Black to Kawaii
Jewellery designer Gitte Nygaard opts-out of traditional materials for jewellery making and instead shows us ‘Japanese diamonds’ in her latest Binchotan necklaces.
Not the first collection using this relatively obscure material, Binchotan originates from Japan and is, in fact carbonized oakwood. Nygaard created a series of chain necklaces in which pieces of Binchotan may be hung as pendants.
As a jewellery designer Nygaard sees how much pollution is involved in the mining industry, often the cause of ecological and humanitarian damage. Just think of children mine workers, blood diamonds, and the depletion of natural resources. “I think designers shouldn’t ignore burning issues such as climate change or worker’s conditions so I started to look for alternative materials,” she states.
Binchotan has many qualities including water purification. Although the material is 100% biodegradable, it can act as a piece of jewellery after its functional life span is over.
Nygaard: “I was inspired by a song about diamonds and coal and figured as they are from the same molecular atom group, in my jewellery diamonds could be replaced with Binchotan - man made coal produced in Korea and Japan.”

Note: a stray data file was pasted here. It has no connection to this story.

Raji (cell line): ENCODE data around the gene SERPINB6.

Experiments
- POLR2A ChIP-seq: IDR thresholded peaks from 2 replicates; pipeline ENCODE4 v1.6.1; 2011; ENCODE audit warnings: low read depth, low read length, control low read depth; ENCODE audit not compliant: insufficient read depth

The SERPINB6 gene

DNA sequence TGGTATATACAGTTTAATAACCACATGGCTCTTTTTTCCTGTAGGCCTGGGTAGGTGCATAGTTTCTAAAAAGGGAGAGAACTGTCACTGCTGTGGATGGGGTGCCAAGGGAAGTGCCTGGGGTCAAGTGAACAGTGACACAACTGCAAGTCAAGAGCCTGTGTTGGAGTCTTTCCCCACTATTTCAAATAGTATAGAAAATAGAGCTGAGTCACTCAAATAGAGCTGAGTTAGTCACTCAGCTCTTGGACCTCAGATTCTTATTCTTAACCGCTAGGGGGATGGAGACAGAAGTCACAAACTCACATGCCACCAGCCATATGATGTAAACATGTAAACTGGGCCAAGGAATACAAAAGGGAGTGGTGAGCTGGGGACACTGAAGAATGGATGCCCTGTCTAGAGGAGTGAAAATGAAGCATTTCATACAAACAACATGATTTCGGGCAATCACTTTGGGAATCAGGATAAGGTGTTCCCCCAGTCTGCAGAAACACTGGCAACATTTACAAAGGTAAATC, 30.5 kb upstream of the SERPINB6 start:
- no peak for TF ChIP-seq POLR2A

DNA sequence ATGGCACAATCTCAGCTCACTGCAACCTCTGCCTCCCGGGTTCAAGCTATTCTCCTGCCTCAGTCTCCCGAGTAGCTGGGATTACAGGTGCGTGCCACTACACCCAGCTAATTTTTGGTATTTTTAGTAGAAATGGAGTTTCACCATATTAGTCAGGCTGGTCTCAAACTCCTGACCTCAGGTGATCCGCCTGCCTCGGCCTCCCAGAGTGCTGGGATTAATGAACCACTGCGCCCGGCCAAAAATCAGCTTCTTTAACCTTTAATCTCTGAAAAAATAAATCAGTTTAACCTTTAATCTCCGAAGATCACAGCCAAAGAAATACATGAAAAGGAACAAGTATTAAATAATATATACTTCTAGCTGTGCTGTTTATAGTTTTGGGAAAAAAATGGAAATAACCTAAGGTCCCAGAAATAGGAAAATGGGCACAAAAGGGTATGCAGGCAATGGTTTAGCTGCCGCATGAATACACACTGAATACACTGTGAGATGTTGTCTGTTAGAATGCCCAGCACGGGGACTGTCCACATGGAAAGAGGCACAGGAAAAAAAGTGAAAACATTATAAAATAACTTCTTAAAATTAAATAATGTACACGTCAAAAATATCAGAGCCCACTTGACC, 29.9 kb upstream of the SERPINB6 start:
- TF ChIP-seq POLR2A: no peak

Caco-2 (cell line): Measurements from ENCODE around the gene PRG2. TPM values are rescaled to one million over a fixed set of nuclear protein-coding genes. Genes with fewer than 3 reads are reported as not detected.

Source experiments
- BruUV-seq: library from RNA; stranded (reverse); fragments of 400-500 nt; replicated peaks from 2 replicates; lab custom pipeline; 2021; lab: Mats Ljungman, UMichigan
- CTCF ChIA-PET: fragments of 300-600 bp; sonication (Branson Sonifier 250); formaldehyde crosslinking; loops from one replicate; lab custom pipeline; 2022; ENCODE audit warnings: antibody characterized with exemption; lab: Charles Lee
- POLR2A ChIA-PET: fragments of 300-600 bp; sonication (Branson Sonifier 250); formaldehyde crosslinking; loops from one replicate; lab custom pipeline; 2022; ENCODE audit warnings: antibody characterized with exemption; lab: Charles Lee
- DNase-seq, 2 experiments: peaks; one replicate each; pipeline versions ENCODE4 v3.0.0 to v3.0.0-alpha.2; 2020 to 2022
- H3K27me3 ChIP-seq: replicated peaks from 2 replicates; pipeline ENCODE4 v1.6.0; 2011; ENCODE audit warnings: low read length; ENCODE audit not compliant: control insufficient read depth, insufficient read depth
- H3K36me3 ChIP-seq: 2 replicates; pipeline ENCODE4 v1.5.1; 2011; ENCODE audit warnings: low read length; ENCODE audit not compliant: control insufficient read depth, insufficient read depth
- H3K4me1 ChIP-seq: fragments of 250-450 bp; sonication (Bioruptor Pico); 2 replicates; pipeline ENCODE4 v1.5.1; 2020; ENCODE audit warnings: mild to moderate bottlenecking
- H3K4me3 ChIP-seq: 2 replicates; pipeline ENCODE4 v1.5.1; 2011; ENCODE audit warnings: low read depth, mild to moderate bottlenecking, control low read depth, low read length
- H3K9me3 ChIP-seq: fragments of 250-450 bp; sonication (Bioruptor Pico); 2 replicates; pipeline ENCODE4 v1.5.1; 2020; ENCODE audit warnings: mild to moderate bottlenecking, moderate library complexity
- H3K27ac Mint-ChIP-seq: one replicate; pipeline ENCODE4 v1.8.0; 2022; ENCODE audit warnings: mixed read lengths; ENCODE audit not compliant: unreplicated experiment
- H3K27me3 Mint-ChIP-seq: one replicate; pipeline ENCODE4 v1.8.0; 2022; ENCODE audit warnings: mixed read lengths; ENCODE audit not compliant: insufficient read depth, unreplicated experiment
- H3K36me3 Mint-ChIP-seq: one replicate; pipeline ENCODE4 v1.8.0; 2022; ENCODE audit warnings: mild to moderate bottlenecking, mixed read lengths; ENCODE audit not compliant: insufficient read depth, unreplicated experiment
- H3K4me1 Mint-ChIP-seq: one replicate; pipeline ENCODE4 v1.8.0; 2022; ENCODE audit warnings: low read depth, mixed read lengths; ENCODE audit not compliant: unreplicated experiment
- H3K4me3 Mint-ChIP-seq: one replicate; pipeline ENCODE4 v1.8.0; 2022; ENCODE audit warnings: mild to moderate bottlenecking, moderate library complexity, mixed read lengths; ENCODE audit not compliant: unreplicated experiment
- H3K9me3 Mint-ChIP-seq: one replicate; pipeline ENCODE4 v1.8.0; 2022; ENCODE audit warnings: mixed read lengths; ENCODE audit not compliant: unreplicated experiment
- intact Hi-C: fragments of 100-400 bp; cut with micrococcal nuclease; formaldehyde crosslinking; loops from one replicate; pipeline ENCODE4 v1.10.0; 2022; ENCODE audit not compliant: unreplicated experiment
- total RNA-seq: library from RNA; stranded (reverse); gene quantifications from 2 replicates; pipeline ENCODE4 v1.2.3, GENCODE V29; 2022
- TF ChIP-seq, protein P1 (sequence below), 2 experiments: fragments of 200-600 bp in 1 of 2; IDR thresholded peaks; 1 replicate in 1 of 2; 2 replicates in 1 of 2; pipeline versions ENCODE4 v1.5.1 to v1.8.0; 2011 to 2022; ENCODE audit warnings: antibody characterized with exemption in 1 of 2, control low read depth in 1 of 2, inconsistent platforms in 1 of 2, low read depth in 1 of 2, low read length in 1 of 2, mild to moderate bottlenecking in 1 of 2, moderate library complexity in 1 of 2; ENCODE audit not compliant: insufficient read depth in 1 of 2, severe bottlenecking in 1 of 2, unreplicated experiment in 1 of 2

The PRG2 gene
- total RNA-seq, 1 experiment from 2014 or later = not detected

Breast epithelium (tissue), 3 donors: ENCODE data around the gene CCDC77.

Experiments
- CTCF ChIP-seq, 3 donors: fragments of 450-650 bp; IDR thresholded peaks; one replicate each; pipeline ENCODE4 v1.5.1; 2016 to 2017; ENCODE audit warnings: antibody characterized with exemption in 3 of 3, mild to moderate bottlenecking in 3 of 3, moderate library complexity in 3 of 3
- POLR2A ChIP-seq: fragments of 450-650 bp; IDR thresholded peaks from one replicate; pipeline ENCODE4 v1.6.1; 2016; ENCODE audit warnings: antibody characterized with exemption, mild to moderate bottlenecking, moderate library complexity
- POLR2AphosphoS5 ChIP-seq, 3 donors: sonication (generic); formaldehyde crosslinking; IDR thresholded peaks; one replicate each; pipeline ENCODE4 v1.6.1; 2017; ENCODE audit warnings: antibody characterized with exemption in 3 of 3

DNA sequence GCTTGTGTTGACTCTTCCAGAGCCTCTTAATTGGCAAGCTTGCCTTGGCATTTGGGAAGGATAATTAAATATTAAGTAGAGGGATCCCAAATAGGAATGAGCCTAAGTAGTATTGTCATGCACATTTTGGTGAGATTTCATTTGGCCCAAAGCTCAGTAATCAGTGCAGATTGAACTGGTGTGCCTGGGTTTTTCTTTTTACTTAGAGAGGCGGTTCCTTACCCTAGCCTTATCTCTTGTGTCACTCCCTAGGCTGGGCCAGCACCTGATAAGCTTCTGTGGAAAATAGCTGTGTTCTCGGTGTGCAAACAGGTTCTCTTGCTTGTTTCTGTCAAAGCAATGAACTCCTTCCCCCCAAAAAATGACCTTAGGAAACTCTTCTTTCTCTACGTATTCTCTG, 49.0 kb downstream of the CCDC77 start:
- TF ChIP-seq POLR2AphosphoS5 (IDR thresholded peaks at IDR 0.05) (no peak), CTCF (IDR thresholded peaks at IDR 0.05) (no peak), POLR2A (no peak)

She continues: “The age-old tradition of burning the oakwood at extremely high temperatures, keeping the CO2 inside also gives it sustainable qualities. The carbon has a large number of ‘pores’ which makes it suitable for cleaning drinking water, adding minerals at the same time. The coal also has cathartic properties,” an lets not forget its second life as jewellery.
Some of the Binchotan pendants have been shaped but form-wise seem very natural. “As the material is rock-hard, it can sometimes be unpredictable, leading to unforeseen happenings in the process.”
The pendants are combined with steel chains and a minimal use of gold. “It’s only used on connection points and is certified gold from Oro Verde. I try to let it compliment the natural shape of the coal as a sort of inverted comma,” Nygaard adds.
Like many designers today, Nygaard is not just creating beautiful and functional products but aims to ask questions and start a debate through her work. She explains: “The power of jewellery is its intimacy, both in terms of its relation to the human body and to the stories it carries. At the same time, the public nature of jewellery makes it a suitable medium for attracting attention.”
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